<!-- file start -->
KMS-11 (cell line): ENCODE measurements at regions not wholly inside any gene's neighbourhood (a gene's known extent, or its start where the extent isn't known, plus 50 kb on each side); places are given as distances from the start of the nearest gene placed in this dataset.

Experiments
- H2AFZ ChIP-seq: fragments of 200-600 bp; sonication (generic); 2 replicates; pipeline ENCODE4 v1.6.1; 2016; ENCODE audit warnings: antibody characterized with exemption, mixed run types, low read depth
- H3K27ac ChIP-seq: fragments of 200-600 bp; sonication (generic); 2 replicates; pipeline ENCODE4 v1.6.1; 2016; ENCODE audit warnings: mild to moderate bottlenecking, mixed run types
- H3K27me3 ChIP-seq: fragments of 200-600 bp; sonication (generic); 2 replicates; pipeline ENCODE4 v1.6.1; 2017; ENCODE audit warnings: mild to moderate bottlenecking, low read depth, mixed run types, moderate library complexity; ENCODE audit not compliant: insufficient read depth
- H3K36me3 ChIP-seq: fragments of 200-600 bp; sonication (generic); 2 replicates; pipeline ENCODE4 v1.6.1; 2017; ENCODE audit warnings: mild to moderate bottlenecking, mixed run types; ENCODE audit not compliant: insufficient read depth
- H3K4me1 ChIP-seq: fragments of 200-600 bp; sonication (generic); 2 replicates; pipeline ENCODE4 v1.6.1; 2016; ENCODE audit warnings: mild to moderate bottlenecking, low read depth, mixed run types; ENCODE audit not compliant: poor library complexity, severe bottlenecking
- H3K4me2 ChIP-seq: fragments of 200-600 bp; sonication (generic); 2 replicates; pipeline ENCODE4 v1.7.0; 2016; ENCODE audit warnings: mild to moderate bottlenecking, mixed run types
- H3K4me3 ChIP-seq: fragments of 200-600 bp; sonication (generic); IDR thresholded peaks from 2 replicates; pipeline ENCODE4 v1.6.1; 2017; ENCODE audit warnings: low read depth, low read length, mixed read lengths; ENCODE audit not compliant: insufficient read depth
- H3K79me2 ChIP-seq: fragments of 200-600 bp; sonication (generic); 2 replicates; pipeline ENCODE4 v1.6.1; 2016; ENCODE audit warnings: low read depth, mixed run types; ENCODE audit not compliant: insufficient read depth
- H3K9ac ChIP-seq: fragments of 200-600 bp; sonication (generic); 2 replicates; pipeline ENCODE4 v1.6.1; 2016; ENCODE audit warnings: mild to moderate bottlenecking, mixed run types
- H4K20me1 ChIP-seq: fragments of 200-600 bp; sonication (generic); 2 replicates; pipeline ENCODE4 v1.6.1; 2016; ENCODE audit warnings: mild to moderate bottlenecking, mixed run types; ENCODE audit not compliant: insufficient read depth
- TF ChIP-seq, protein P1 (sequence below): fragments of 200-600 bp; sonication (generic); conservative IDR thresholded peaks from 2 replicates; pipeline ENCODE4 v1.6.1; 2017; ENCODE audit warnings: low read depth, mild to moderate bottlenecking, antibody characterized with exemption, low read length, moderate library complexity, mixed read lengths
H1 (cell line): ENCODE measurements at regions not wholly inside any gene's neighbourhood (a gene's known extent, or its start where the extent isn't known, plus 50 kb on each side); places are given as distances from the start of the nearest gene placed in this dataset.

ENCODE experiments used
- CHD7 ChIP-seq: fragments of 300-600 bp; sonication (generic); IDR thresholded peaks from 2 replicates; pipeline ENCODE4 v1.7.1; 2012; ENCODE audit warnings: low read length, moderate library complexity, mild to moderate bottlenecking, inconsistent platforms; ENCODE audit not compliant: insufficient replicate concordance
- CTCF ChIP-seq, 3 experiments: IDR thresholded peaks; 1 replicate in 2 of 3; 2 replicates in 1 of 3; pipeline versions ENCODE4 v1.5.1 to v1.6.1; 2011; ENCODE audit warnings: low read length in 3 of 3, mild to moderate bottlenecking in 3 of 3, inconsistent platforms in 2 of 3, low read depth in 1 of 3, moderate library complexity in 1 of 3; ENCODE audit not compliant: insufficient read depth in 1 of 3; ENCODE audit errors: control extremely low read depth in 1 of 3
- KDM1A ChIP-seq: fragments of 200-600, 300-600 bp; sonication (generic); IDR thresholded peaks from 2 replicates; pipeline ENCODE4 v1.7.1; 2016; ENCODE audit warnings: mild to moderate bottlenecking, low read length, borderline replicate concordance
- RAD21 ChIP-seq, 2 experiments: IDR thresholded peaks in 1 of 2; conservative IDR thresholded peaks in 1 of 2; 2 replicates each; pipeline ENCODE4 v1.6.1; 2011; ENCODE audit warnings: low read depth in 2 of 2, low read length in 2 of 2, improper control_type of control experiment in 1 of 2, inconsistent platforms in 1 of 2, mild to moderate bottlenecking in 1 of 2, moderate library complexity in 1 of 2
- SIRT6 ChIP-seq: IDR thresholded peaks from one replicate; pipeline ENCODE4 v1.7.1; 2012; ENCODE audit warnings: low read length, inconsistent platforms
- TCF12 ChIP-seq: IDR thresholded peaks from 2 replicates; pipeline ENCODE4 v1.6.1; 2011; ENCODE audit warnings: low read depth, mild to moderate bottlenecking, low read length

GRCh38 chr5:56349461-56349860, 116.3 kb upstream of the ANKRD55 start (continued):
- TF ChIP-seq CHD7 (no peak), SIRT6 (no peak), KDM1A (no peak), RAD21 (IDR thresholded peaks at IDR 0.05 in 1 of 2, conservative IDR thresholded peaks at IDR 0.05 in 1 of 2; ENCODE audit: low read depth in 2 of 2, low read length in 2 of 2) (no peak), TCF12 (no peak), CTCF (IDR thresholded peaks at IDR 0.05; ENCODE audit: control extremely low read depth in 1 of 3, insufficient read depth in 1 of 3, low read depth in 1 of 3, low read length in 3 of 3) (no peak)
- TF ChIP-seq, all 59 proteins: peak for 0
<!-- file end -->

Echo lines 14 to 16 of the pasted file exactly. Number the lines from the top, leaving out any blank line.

H1 (cell line): ENCODE measurements at regions not wholly inside any gene's neighbourhood (a gene's known extent, or its start where the extent isn't known, plus 50 kb on each side); places are given as distances from the start of the nearest gene placed in this dataset.

ENCODE experiments used
- CHD7 ChIP-seq: fragments of 300-600 bp; sonication (generic); IDR thresholded peaks from 2 replicates; pipeline ENCODE4 v1.7.1; 2012; ENCODE audit warnings: low read length, moderate library complexity, mild to moderate bottlenecking, inconsistent platforms; ENCODE audit not compliant: insufficient replicate concordance